Flow rates for multiple rivers

In this example, we impose different flow rates on different rivers situated on the same boundary of a Saint-Venant simulation.

#include
#include

The domain is 10 metres squared, centered on the origin. Time is in seconds.

#define LEVEL 7

int main()
{
size (10.);
origin (- L0/2., - L0/2.);
G = 9.81;
N = 1 << LEVEL;
run();
}

Initial conditions

We chose a reasonably complicated river bed with two “valleys” (see Figure below).

We allocate a new field river which is set to different values (1 and 2) for each of the rivers.

scalar river[];

event init (i = 0)
{

We start with a dry riverbed, so that the problem does not have a natural timescale the Saint-Venant solver can use. We set a maximum timestep to set this timescale.

DT = 1e-2;

foreach() {
zb[] = 0.05*pow(x,4) - x*x + 2. + 0.2*(y + Y0);
river[] = x < 0 ? 1 : 2;
}
boundary ({zb, river});
}

Boundary conditions

We impose inflow/outflow on both the top and bottom boundary. In addition, the tangential velocity on the top boundary u.t is set to zero.

u.n[top] = neumann(0);
u.t[top] = dirichlet(0);

u.n[bottom] = neumann(0);

To impose a given flow rate for the two rivers on the top boundary, we compute the elevation \eta of the water surface necessary to match this flow rate. This gives two elevation values eta1 and eta2, one for each river. The flow rates are set to 4 and 2 m3/sec for river 1 and 2 respectively.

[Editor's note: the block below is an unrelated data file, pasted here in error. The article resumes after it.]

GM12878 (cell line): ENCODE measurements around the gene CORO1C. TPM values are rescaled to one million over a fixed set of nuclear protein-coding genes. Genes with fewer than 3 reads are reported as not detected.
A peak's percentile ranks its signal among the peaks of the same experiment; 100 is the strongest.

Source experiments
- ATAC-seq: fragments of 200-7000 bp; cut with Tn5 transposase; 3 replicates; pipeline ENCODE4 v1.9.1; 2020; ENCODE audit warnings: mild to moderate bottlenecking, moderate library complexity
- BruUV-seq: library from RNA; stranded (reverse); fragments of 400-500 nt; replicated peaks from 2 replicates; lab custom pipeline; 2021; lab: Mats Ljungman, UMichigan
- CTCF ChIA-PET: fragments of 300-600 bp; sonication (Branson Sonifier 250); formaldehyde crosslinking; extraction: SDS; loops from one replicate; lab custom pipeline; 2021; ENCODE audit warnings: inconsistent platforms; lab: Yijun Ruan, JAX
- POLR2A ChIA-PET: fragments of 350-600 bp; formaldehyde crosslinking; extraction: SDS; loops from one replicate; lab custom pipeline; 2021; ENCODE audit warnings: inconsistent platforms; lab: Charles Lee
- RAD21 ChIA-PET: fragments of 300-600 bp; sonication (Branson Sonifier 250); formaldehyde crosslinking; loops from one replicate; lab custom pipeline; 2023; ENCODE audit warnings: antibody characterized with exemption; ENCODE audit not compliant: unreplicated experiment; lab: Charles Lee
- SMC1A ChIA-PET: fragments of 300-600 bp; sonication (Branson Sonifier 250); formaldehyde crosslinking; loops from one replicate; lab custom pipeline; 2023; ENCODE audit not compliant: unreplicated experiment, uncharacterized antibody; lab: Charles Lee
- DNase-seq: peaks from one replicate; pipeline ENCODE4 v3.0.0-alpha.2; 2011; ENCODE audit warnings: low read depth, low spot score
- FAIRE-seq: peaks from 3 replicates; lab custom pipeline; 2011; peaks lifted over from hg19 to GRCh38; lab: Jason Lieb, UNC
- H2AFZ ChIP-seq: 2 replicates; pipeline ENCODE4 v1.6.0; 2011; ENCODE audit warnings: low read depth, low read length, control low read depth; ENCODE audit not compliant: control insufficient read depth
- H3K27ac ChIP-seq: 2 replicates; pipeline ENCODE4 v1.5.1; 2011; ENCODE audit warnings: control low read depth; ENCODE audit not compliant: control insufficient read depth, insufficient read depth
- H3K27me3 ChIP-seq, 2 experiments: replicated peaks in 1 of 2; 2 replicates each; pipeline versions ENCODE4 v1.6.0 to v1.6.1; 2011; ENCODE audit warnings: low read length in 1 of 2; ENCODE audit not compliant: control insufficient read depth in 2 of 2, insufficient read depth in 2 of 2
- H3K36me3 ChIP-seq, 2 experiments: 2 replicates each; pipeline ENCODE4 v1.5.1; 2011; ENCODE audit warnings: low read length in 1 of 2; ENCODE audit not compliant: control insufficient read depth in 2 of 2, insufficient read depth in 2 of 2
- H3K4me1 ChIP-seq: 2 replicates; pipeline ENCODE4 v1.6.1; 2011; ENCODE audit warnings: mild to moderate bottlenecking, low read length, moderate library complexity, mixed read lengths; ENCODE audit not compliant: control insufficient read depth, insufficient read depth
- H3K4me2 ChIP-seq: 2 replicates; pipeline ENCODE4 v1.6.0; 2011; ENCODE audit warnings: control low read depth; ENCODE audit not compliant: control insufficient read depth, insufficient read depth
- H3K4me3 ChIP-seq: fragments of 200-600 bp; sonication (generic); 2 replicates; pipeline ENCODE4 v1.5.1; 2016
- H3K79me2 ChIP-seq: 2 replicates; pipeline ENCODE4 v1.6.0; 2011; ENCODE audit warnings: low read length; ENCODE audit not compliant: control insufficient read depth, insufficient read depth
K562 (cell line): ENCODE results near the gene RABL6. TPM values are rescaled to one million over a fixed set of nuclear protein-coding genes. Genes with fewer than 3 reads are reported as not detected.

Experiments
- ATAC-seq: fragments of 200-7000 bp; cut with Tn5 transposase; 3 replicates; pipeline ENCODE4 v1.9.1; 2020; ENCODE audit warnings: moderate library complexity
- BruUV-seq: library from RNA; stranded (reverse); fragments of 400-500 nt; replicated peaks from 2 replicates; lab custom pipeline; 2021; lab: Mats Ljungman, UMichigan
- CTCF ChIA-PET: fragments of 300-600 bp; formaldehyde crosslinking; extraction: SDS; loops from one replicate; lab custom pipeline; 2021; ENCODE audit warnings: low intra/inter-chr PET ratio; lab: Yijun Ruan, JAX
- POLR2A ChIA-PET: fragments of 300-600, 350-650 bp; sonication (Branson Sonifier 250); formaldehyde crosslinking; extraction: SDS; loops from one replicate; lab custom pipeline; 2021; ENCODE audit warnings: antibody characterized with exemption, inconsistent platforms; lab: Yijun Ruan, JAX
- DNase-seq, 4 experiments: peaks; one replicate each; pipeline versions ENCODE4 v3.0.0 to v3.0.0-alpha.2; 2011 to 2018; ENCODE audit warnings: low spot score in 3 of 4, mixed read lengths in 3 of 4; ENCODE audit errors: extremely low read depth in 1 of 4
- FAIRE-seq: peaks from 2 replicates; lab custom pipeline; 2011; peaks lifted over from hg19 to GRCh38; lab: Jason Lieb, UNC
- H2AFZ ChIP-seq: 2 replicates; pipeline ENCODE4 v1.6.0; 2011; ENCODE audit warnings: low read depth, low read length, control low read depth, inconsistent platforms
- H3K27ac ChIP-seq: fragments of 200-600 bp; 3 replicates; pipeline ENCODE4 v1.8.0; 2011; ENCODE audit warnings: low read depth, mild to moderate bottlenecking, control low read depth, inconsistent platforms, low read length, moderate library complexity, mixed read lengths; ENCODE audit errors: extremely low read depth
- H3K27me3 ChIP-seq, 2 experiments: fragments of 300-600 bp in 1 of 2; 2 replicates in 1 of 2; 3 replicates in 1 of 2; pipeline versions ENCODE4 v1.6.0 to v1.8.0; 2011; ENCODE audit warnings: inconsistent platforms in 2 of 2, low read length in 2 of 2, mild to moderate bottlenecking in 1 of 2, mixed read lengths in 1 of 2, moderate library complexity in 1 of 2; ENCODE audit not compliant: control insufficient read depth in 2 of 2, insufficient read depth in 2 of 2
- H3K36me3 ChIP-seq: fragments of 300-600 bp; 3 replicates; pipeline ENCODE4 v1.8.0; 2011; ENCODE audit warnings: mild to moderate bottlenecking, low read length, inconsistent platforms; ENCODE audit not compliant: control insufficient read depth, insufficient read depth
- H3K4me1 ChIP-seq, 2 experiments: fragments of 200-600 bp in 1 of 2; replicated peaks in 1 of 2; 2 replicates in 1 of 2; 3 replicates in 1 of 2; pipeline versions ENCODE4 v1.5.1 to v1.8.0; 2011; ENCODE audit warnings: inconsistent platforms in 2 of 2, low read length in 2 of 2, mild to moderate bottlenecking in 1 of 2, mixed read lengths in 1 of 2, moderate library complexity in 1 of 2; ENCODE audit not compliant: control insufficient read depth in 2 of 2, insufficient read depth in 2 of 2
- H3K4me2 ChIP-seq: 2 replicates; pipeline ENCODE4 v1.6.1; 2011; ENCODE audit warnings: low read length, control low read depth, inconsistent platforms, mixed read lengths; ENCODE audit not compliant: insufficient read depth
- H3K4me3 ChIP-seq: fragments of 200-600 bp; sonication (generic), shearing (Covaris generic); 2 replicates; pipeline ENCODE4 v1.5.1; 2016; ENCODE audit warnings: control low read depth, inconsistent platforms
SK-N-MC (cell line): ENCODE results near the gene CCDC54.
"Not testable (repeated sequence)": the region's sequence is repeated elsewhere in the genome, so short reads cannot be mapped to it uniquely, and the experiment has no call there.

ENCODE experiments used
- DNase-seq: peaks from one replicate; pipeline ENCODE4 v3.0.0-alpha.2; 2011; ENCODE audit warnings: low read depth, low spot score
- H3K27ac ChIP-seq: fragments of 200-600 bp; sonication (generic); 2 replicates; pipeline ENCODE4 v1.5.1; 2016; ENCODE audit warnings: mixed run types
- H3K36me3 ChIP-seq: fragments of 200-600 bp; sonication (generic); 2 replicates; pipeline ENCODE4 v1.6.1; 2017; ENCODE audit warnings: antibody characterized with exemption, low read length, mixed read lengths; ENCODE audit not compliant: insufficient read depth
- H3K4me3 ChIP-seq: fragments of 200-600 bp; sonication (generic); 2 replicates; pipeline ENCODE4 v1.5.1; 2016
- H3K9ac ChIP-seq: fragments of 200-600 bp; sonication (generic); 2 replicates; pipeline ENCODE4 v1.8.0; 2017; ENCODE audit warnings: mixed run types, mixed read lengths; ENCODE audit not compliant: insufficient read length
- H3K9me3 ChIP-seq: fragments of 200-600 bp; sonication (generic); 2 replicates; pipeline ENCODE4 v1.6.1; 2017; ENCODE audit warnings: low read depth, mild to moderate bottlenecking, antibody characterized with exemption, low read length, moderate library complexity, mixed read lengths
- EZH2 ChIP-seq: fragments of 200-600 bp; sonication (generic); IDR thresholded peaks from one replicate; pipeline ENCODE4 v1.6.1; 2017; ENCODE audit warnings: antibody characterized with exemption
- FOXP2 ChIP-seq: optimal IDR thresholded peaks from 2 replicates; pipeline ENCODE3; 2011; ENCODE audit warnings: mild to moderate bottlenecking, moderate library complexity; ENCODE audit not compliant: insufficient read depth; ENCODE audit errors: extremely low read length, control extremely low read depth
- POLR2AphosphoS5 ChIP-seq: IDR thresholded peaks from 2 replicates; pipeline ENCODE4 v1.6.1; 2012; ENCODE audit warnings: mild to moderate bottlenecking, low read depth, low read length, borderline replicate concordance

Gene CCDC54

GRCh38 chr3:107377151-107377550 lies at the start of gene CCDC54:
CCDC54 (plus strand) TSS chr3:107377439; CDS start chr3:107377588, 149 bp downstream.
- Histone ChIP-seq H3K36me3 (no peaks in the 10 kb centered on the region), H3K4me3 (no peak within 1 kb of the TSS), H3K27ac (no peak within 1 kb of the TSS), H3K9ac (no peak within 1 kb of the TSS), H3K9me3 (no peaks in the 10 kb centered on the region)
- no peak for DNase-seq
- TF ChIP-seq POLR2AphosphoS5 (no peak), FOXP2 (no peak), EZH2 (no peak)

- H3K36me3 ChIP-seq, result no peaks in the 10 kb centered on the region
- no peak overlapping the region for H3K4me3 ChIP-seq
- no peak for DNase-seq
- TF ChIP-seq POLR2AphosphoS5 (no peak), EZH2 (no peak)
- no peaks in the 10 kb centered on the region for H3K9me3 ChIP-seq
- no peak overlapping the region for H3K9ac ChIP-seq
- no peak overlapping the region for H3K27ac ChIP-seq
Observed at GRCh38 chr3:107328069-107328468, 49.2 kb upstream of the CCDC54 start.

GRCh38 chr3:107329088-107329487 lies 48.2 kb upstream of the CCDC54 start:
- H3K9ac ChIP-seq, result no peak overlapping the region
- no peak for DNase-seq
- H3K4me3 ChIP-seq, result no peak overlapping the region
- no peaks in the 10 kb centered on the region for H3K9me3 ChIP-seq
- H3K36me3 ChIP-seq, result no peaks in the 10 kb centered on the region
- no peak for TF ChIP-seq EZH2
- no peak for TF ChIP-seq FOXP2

double eta1, eta2;

event inflow (i++) {
eta1 = eta_b (4, top, river, 1);
eta2 = eta_b (2, top, river, 2);

Once we have the required values for the water surface elevations at the top boundary of both riverbeds, we impose them on both h and \eta=h+z_b.

h[top] = max ((river[] == 1. ? eta1 : eta2) - zb[], 0.);
eta[top] = max ((river[] == 1. ? eta1 : eta2) - zb[], 0.) + zb[];
}

Outputs

We compute the evolution of the water volumes in both riverbeds.

event volume (i += 10) {
double volume1 = 0, volume2 = 0;
foreach(reduction(+:volume1) reduction(+:volume2)) {
double dv = h[]*sq(Delta);
if (x < 0) volume1 += dv;
else volume2 += dv;
}
fprintf (stderr, "%g %g %g %g %g\n",
t, volume1, volume2, eta1, eta2);
}

We use gnuplot to produce an animation of the water surface.

event init_animation (i = 0) {
printf ("set view 80,05\n"
"set xlabel 'x'\n"
"set ylabel 'y'\n"
"set zlabel 'z'\n"
"set hidden3d; unset ytics ; unset xtics\n");
}

event animation (t <= 1; i += 10) {
double dx = 2.*L0/N, dy = dx;
printf ("set title 't = %.3f'\n"
"sp [%g:%g][%g:%g][-5:5] '-'"
" u 1:2:($3+$4-.05) t 'free surface' w l lt 3,"
" '' u 1:2:4 t 'topography' w l lt 2\n",
t, X0, -X0, Y0, -Y0);
for (double x = X0;  x <= X0 + L0; x += dx) {
for (double y = Y0; y <= Y0 + L0; y += dy)
printf ("%g %g %g %g\n",
x, y, interpolate (h, x, y),  interpolate (zb, x, y));
putchar ('\n');
}
printf ("e\n"
"pause %.5lf \n\n", 0.);
}

Results

set key top left
set xlabel 'Time'
set ylabel 'Volume'
f(x)=a*x+b
fit [0.2:] f(x) 'log' u 1:2 via a,b
g(x)=c*x+d
fit [0.2:] g(x) 'log' u 1:3 via c,d
title1=sprintf("f(x) = %1.3f*t + %1.3f", a, b)
title2=sprintf("g(x) = %1.3f*t + %1.3f", c, d)
plot 'log' u 1:2 t 'river 1', f(x) t title1, \
'log' u 1:3 t 'river 2', g(x) t title2 Evolution of water volumes in both rivers (script)

reset
set term gif animate
set output 'movie.gif'